3D hydrogel breast cancer models for studying the effects of hypoxia on epithelial to mesenchymal transition
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Ying Wang1,2, Sameer Mirza3, Shaohua Wu1,6, Jiping Zeng2, Wen Shi1,6, Hamid Band3,4,5, Vimla Band3,5 and Bin Duan1,6,7,8
1Mary & Dick Holland Regenerative Medicine Program, University of Nebraska Medical Center, Omaha, NE, USA
2Department of Biochemistry and Molecular Biology, School of Basic Medical Sciences, Shandong University, Jinan, China
3Department of Genetics, Cell Biology and Anatomy University of Nebraska Medical Center, Omaha, NE, USA
4Eppley Institute for Research in Cancer and Allied Diseases, University of Nebraska Medical Center, Omaha, NE, USA
5Fred & Pamela Buffett Cancer Center, University of Nebraska Medical Center, Omaha, NE, USA
6Division of Cardiology, Department of Internal Medicine, University of Nebraska Medical Center, Omaha, NE, USA
7Department of Surgery, College of Medicine, University of Nebraska Medical Center, Omaha, NE, USA
8Department of Mechanical and Materials Engineering, University of Nebraska-Lincoln, Lincoln, NE, USA
Bin Duan, email: email@example.com
Vimla Band, email: firstname.lastname@example.org
Keywords: lysyl oxidase; epithelial-mesenchymal transition; hydrogel; hypoxia
Received: March 07, 2018 Accepted: July 21, 2018 Published: August 14, 2018
Solid tumors are 3D assemblies of cancer cells, together with multiple stromal cell types within an extracellular matrix. Yet, the vast majority of cell-based studies to characterize oncogenesis and discovery of new anti-cancer drugs is conducted using conventional 2D monolayer culture systems, where cells are grown on plastic substratum under normoxic environments. In current study, we generated 3D breast cancer cell culture platform consists of photocrosslinkable hydrogels and encapsulated isogenic primary (21PT) and a metastatic (21MT-2) breast cancer cell lines derived from the primary tumor and pleural effusion from the same patient. We demonstrated that hypoxia decreased cellular assembly size and density, and promoted epithelial to mesenchymal transition (EMT) process, without affecting cell viability. Next, we showed hypoxia enhanced breast cancer cell migration, and expression and secretion of lysyl oxidase (LOX), which is copper-dependent amine oxidase and has the primary function to drive the crosslinking of collagen and elastin and is regulated by hypoxia. Furthermore, to recapitulate in vivo situation, we generated breast cancer and lung cells (derived from the same patient) contact model by stacking 3D hydrogel constructs with breast cancer cells onto lung mesenchymal cells (LMC) laden-hydrogel and then showed breast cancer cells migrated towards LMC during hypoxia. Lastly, as a validation of this model for future screen of therapeutic agents, we demonstrated that LOX inhibitor exhibited a significant decrease in breast cancer cell viability, migration, and EMT. Taken together, these results validate the use of hydrogels based models to examine hypoxia related EMT in breast cancer cells.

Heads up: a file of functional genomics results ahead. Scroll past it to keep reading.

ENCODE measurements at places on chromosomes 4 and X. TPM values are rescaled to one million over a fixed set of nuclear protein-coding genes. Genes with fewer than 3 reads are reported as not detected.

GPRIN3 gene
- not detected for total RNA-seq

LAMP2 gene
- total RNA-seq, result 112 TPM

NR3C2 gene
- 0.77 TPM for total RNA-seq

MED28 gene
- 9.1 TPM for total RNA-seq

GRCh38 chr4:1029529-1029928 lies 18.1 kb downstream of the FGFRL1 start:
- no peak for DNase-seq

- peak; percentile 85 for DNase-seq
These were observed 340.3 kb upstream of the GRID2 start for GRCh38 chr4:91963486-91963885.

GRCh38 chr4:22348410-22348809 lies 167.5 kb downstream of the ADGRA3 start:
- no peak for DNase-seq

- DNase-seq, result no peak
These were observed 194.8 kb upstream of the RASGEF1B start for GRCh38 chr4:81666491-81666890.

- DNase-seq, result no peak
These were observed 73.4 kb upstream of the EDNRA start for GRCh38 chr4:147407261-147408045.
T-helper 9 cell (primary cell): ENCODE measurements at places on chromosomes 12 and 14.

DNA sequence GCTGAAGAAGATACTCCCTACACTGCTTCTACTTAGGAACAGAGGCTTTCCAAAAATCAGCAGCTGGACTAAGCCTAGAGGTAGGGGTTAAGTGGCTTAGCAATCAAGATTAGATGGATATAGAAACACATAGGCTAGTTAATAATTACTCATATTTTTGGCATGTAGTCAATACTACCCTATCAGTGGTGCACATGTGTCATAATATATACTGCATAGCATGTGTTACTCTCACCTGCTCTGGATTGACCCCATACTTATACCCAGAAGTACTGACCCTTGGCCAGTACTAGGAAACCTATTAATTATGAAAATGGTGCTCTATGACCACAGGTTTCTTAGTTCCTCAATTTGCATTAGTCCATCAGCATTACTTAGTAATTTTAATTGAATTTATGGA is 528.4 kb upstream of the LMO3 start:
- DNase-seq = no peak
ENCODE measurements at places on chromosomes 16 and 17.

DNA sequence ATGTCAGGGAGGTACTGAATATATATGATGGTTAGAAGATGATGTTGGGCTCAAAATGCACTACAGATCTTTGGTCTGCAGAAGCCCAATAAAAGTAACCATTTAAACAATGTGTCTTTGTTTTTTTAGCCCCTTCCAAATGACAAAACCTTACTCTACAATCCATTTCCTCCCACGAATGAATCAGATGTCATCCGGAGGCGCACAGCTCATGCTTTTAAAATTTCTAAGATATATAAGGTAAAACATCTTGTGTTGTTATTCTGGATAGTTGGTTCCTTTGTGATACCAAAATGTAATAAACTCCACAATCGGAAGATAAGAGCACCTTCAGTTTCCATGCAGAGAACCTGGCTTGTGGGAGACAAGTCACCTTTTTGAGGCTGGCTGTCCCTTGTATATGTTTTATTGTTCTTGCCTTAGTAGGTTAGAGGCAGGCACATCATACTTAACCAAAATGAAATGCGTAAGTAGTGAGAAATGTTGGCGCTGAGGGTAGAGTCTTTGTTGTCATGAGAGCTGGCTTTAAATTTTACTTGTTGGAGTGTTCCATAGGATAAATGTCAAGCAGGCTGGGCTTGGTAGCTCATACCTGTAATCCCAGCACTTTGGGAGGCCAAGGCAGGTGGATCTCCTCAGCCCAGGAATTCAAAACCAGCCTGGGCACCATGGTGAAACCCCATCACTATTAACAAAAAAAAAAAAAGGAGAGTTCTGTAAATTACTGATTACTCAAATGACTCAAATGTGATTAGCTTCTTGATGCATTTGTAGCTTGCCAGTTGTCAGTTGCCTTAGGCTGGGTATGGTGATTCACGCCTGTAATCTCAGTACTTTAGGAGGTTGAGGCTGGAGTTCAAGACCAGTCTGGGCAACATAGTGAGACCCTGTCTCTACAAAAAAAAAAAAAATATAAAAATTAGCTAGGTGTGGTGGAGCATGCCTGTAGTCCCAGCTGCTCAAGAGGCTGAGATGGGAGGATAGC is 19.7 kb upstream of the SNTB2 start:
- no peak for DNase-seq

Breast cancer proliferation, progression, and metastasis are highly influenced by the physical and cellular microenvironments [1, 2]. Conventional two-dimensional (2D) monolayer culture systems are routinely used in the pharmaceutical industry to develop therapeutic agents [3, 4]. However, in 2D tumor models, cancer cells sit on a flat surface with almost half of the cells’ surface directly in contact with plastic substrate and thus lack native cell-cell contact, and cell-matrix interactions [5, 6]. More importantly, cancer cells grown on the 2D stiff plastic surface are known to exhibit different cytokine secretion capacity, cell behaviors and response to anti-cancer drugs. For example, IL-8 expression was constitutively increased in human oral squamous cell carcinoma in three-dimensional (3D) environments but not in 2D monolayers , and MCF-7 cancer cells grown in the 3D model had reduced sensitivity to doxorubicin in comparison with cells cultured in 2D condition . Not surprisingly, several agents screened by 2D culture failed in the in vivo settings and many promising compounds may not reach to the clinical trials due to lack of proper microenvironment for cancer cells [9, 10]. These findings underscore the need for 3D culture models with proper extracellular matrix (ECM) like environment and cell-cell interactions to recapitulate the breast cancer microenvironment and to bridge the gap between monolayer cultures and animal model studies, which not always predict similar therapeutic outcome. To this end, many techniques and materials have been used to engineer 3D breast cancer models, including material-free cancer spheroids [11, 12], scaffold based matrix [13, 14], microfluidic devices [15, 16], 3D bioprinting [17, 18], and assembly techniques [19, 20]. Hydrogel based cancer models have similar stiffness to the native adipose tissues and many natural hydrogels (like hyaluronic acid-HA, collagen, and fibrin) are obtained from the ECM [21–23]. More importantly, hydrogel based cancer models are amenable to control stiffness, structure, size, and various components.